Livestock producers gauge impact of Midwest floods

Issue Date: June 12, 2019
By Ching Lee

Historic delays in crop plantings across the Midwest have left California dairy farmers and livestock producers feeling more vulnerable about the prospect of rising feed costs.

Millions of acres of farmland intended for corn and soybeans remain unsown due to record precipitation and saturated fields, with many farmers in the central U.S. contemplating whether to try planting a late crop and risk lower yields or file insurance claims for prevented planting.

In more typical years, corn plantings are nearly finished by early June and soybeans almost two-thirds complete, according to the U.S. Department of Agriculture. However, in a crop-progress report USDA released late last month, the department reported that U.S. farmers had planted only 58% of their intended acres for corn and 29% of their soybean acres. This translates to nearly 39 million acres of corn still waiting to be planted and 60 million acres of soybeans that have not been planted, said Michael Nepveux, an economist with the American Farm Bureau Federation.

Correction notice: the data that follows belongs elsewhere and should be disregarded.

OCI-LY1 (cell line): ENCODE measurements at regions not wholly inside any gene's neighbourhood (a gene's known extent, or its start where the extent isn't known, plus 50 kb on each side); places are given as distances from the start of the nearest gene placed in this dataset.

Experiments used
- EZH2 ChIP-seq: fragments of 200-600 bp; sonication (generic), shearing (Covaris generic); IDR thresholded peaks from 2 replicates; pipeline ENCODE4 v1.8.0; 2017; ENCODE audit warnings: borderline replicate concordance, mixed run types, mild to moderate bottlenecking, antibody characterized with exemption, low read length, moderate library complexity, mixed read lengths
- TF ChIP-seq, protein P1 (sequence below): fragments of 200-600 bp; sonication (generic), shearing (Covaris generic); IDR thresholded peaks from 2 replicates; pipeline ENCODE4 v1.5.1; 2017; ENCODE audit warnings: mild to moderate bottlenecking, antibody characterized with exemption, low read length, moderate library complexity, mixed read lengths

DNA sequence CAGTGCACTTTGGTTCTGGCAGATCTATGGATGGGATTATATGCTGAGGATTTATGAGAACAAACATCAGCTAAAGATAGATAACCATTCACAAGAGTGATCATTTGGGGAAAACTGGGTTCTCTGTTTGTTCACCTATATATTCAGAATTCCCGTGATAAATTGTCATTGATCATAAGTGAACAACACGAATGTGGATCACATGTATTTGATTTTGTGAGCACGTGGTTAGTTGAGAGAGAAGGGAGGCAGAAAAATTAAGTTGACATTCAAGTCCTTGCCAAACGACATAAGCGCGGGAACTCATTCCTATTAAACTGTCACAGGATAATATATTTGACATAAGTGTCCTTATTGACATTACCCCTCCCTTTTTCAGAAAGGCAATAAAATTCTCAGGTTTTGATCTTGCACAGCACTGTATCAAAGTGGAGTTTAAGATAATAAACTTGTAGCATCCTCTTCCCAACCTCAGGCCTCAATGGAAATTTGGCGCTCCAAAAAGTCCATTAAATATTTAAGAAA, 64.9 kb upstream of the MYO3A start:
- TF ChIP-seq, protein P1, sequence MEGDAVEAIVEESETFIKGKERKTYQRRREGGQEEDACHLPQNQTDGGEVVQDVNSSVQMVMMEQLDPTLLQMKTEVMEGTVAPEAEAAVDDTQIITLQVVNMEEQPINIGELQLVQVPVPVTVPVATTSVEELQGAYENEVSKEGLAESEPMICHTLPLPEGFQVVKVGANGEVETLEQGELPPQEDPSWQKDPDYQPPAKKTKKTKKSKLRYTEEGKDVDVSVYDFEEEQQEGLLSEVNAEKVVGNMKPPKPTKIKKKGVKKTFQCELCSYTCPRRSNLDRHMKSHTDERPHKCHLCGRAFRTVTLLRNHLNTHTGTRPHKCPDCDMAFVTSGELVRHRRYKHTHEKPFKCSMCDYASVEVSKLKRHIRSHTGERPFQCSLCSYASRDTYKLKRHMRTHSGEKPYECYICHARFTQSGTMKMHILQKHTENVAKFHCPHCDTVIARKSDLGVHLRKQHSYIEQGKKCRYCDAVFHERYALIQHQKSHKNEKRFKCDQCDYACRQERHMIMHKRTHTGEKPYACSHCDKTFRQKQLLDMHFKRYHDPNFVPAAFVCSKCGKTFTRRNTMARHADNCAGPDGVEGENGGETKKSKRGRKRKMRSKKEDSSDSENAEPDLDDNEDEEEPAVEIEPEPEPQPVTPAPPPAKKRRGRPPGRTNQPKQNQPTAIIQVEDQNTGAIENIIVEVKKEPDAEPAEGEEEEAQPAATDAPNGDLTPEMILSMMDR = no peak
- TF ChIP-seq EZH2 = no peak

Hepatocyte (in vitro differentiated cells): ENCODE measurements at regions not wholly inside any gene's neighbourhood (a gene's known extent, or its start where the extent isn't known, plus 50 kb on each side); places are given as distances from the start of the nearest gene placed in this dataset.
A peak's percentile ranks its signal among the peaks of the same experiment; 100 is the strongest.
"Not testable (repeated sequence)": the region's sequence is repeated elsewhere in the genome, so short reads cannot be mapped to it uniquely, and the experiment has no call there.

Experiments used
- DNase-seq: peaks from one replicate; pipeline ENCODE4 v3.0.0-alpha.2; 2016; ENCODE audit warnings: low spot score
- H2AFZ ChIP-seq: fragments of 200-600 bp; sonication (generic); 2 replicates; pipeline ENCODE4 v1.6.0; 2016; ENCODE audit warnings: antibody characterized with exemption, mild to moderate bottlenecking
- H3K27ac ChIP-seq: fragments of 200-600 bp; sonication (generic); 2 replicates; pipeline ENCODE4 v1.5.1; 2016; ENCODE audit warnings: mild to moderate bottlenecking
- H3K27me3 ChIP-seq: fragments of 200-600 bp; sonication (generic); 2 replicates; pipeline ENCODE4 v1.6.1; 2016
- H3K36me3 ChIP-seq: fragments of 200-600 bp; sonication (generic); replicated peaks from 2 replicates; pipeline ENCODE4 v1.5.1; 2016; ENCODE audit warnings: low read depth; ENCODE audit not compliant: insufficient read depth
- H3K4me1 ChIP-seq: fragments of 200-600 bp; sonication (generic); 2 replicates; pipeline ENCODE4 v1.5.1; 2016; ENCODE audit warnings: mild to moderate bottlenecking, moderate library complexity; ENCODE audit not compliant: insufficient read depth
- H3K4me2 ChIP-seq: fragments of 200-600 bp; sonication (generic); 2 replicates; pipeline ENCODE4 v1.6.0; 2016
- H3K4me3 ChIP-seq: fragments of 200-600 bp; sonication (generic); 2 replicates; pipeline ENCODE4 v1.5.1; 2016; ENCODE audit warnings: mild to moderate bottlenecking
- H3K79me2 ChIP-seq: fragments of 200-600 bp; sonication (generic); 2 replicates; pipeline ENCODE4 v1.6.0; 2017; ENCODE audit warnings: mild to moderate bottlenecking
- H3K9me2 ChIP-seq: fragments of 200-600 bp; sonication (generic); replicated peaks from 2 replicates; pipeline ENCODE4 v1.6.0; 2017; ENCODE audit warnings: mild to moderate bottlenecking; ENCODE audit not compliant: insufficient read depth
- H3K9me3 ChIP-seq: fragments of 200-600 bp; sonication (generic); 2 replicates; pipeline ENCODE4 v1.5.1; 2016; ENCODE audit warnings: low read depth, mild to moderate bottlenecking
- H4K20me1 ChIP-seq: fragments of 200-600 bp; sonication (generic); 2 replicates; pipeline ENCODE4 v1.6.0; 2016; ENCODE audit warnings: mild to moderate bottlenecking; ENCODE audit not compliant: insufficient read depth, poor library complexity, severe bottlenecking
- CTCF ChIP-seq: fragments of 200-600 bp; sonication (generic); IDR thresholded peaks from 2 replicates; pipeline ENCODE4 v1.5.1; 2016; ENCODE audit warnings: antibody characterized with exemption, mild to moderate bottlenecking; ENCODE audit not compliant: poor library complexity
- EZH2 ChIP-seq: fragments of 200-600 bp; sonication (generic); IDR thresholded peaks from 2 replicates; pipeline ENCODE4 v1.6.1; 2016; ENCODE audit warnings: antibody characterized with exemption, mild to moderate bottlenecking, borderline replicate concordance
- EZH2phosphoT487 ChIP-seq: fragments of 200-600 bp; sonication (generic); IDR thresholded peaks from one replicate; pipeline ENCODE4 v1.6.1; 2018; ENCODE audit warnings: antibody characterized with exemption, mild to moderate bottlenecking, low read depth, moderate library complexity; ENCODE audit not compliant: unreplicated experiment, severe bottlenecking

The number of unplanted acres is "astronomical," he said, "especially at this point in the year."

"Some states are certainly hit worse than others, with South Dakota, Illinois, Indiana and Ohio being hit particularly hard by planting delays," Nepveux added.

San Joaquin County dairy farmer Hank Van Exel said he's been monitoring the situation with concern. Having visited the Midwest recently and seen firsthand "a lot of beautiful farm ground that was flooded," he said he decided to lock in the price of about 60% of his feed through the end of the year.

At a time when dairy farmers are beginning to see milk prices recover, the prospect of paying higher feed costs is a setback, he said, as many producers continue to struggle with profitability.

"Finally, we're starting to see a little bit of light at the end of the tunnel after four hard years. We thought the one thing we might have is lower feed costs," Van Exel said.